Violent and nonviolent video games differentially affect physical aggression for individuals high vs. low in dispositional anger
Article first published online: 8 SEP 2011
© 2011 Wiley Periodicals, Inc.
Volume 37, Issue 6, pages 539–546, November/December 2011
How to Cite
Engelhardt, C. R., Bartholow, B. D. and Saults, J. S. (2011), Violent and nonviolent video games differentially affect physical aggression for individuals high vs. low in dispositional anger. Aggr. Behav., 37: 539–546. doi: 10.1002/ab.20411
- Issue published online: 23 SEP 2011
- Article first published online: 8 SEP 2011
- Manuscript Accepted: 8 AUG 2011
- Manuscript Revised: 2 AUG 2011
- Manuscript Received: 20 OCT 2010
- violent video games;
- individual differences;
- trait anger;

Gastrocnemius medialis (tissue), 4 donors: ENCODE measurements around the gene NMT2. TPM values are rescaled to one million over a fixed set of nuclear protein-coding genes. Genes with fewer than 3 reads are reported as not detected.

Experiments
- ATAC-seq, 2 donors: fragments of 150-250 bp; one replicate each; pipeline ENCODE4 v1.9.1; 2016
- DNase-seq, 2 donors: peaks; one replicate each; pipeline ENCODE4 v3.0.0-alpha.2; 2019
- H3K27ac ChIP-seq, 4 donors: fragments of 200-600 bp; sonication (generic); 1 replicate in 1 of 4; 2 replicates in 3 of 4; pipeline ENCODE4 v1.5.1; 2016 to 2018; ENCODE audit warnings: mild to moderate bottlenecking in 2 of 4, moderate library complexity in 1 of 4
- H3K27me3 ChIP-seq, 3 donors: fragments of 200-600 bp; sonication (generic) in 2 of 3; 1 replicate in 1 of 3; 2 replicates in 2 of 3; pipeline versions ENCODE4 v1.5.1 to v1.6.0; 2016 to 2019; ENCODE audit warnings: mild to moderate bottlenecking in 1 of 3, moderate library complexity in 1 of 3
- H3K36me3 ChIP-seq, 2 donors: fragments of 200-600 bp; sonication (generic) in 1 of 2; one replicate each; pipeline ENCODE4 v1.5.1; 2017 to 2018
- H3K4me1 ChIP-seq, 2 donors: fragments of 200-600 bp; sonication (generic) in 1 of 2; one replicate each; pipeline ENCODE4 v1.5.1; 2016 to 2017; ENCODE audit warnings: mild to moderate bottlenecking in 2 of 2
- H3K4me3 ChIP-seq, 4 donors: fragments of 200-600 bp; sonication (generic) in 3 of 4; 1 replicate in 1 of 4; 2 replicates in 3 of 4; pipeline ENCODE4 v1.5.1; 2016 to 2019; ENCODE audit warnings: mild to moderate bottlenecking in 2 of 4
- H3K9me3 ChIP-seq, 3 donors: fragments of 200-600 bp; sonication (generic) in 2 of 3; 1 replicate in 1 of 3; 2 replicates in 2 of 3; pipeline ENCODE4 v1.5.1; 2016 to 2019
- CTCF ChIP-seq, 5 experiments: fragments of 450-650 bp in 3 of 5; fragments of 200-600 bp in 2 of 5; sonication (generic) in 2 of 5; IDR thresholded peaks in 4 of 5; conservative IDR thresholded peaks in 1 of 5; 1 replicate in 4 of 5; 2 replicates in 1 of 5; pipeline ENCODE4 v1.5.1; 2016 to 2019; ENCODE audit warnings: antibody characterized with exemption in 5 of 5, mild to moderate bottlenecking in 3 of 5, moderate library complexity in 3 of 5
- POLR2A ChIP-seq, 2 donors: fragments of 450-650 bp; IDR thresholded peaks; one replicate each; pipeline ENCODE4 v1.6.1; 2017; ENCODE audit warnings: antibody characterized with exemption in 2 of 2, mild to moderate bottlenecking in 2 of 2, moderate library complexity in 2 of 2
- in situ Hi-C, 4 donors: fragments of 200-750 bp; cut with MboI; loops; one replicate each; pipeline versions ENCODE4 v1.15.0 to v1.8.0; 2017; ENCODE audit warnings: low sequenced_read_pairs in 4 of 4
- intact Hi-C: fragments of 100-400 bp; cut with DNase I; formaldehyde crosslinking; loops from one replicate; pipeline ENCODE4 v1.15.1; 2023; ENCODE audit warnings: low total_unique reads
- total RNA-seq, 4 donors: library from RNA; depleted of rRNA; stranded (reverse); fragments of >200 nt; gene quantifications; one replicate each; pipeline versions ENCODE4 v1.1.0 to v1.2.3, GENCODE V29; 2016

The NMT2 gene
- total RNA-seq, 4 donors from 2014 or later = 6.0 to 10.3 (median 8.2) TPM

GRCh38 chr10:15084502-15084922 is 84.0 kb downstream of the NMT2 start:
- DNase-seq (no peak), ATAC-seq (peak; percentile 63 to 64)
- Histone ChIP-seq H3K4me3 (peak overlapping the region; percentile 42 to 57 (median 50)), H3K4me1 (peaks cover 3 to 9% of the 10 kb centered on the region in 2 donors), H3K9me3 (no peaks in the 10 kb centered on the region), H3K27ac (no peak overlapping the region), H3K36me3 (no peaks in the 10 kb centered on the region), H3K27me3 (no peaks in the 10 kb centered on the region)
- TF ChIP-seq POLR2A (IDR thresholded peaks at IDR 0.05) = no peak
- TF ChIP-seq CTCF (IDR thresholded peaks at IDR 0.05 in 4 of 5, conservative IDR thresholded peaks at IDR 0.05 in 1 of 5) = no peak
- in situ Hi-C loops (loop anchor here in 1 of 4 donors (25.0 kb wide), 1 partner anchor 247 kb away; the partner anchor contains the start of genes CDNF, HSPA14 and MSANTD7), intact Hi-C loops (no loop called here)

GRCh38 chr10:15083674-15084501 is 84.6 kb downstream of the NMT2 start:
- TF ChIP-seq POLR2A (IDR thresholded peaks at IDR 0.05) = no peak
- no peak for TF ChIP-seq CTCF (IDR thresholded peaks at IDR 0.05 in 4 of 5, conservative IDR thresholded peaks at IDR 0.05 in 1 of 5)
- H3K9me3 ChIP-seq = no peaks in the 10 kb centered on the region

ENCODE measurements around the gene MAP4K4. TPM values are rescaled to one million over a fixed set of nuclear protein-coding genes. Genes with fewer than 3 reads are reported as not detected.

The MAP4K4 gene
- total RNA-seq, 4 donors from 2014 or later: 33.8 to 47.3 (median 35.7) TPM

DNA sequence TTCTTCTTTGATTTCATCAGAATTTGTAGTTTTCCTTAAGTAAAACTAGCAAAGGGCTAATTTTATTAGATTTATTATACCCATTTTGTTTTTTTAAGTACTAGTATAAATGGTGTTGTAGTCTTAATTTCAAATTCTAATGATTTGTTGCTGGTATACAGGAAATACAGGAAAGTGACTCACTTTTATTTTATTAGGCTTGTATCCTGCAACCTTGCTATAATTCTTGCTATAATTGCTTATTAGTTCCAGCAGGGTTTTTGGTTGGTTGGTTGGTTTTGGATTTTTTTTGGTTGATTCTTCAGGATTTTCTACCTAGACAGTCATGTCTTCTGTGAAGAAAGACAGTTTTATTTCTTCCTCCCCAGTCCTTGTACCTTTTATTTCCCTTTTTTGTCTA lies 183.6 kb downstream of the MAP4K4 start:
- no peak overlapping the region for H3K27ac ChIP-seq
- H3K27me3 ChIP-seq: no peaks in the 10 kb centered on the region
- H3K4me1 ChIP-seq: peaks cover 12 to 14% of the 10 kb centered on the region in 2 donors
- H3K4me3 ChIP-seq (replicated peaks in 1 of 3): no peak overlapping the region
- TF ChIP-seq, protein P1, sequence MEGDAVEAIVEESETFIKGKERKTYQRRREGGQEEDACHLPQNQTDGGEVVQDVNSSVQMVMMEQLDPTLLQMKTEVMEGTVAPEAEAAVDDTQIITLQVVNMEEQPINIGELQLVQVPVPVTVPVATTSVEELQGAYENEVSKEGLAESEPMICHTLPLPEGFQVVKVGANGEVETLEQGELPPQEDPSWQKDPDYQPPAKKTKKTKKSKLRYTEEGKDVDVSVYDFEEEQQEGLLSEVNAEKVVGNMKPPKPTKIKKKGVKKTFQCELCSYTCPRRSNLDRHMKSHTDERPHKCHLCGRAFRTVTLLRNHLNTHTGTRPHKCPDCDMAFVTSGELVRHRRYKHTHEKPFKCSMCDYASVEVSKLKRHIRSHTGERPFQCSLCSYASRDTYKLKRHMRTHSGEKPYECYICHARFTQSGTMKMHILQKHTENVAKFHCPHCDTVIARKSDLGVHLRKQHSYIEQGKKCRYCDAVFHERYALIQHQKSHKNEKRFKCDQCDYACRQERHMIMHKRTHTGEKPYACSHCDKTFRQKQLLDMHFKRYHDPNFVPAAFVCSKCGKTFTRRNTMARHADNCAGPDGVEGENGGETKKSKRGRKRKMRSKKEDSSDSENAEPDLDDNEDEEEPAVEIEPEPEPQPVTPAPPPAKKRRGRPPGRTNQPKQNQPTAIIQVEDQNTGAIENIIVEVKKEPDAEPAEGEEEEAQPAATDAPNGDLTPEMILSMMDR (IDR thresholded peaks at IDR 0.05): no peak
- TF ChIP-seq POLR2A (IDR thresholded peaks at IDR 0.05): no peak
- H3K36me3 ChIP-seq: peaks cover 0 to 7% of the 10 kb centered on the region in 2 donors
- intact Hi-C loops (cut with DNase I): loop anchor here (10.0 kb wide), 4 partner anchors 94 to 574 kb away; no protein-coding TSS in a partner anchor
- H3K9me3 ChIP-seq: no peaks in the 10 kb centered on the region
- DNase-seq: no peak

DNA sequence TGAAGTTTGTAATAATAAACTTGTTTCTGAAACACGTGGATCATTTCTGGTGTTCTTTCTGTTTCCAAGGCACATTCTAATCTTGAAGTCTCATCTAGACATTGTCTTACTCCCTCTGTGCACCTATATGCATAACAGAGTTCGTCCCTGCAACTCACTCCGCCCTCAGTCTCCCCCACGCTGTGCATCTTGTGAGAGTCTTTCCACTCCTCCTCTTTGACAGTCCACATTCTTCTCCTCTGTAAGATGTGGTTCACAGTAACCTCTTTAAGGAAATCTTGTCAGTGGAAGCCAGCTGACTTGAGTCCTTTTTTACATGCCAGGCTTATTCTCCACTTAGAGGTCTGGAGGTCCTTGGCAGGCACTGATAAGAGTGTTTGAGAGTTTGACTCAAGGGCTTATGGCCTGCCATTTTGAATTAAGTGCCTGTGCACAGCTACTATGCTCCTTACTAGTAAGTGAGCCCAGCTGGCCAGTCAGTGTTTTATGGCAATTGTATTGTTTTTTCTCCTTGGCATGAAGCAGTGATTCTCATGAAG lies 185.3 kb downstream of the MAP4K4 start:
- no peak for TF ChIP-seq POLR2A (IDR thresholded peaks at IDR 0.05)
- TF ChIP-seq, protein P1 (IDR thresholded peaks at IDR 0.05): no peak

Although numerous experiments have shown that exposure to violent video games (VVG) causes increases in aggression, relatively few studies have investigated the extent to which this effect differs as a function of theoretically relevant individual difference factors. This study investigated whether video game content differentially influences aggression as a function of individual differences in trait anger. Participants were randomly assigned to play a violent or nonviolent video game before completing a task in which they could behave aggressively. Results showed that participants high in trait anger were the most aggressive, but only if they first played a VVG. This relationship held while statistically controlling for dimensions other than violent content on which game conditions differed (e.g. frustration, arousal). Implications of these findings for models explaining the effects of video games on behavior are discussed. Aggr. Behav. 37:539–546, 2011. © 2011 Wiley Periodicals, Inc.